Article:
Is it better to be on the outside looking in, or on the inside? One research team certainly thinks the latter.
In Westworld, Sir Anthony Hopkins’ character Dr Robert Ford describes 3D-bioprinting as being able to “slip evolution’s leash”. We might not be there yet, but bioprinting can already reproduce prosthetics, orthopaedic joints, bone, skin, organoids and vasculature. The printing is done in the lab and then implanted, but what if it could be done in the clinic – actually inside the patient?
Longevity.Technology: We have covered before just how desperately replacement organs are needed. 3D-bioprinting has serious potential as a regenerative technology. Longevity companies are beginning to respond to this need and the global bioprinting market is expected to reach $4.1bn by 2026 . Approaching this from a non-invasive direction is a smart way to accelerate progress in this field.
Generating 3D-bioprinted tissue in the lab and then implanting into a patient means invasive surgery, which brings increased risk of infection and extended recovery time. These factors, coupled with the issue that a patient’s body is constantly changing, led a team from the Terasaki Institute, Ohio State and Pennsylvania State University‘s to investigate whether a specially-formulated bio-ink, designed for printing directly in the body, could be created.
In a lab setting, some bioprinted tissue is solidified by the application of dangerous UV light; the team needed to develop an ink that could react to normal light, as well as working well at body temperature (37°C) while bonding effectively to working, live tissue.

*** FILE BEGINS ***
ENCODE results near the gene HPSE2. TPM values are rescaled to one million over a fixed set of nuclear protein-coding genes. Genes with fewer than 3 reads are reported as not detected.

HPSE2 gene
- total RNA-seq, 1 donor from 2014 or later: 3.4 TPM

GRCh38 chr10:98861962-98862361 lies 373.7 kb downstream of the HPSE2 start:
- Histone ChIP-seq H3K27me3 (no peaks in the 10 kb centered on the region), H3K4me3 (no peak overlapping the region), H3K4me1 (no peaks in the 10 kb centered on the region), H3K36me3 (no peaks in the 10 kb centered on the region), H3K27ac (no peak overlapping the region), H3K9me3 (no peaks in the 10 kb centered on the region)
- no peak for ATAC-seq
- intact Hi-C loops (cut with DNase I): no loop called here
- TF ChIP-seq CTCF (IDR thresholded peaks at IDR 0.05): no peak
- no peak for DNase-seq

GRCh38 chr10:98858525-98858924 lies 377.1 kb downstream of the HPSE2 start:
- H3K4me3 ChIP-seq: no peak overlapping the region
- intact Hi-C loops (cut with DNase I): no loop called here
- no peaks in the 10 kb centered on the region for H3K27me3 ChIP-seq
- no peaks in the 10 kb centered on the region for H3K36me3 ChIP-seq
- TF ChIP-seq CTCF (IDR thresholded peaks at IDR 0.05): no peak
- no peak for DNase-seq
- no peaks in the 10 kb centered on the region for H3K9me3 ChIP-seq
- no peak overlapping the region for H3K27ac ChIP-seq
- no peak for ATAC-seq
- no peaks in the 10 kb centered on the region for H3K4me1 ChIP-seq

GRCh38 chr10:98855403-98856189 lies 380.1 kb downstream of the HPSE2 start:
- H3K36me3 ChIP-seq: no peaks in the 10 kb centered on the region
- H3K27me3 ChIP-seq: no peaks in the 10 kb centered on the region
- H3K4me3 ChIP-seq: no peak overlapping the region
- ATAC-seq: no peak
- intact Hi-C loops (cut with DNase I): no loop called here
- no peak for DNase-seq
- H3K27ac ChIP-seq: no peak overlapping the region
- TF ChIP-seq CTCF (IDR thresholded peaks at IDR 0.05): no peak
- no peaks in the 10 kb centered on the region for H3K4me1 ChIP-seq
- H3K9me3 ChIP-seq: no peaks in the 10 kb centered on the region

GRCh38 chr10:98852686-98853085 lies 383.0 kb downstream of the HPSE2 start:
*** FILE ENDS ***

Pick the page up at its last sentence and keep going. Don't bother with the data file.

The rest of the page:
The research team developed a “specific formulation of gelatin methacryloyl (GelMA)/Laponite®/methylcellulose (GLM) biomaterial system .” This material could effectively be 3D-printed at body temperature and cross-linked using visible light.
A 3D robotic printer was used to precisely dispense bio-ink through a nozzle tip that was modified to penetrate soft tissue; it created an anchor point for the newly-constructed bio-printed tissue, and then once it had withdrawn to the surface, it dispensed an additional blob of bio-ink which “locked in” the anchor.
The team were able to construct 3D tissue-engineered scaffolds that demonstrated clinically-relevant dimensions and consistent structures. Cell viability was reported to be 71-77%, with mechanical properties that were consistent over a 21-day period. The team also found there was a near 4-fold increase in the biomaterial/tissue adhesion strength compared with printing on top of the tissue.
First author of the study, Ali Asghari Adib, PhD, of Ohio State, said: “This bio-ink formulation is 3-D printable at physiological temperature, and can be crosslinked safely using visible light inside the body … The interlocking mechanism enables stronger attachments of the scaffolds to the soft tissue substrate inside the patient body .”
Ali Khademhosseini, PhD, Director and CEO of the Terasaki Institute, said: “Developing personalized tissues that can address various injuries and ailments is very important for the future of medicine. The work presented here addresses an important challenge in making these tissues, as it enables us to deliver the right cells and materials directly to the defect in the operating room .”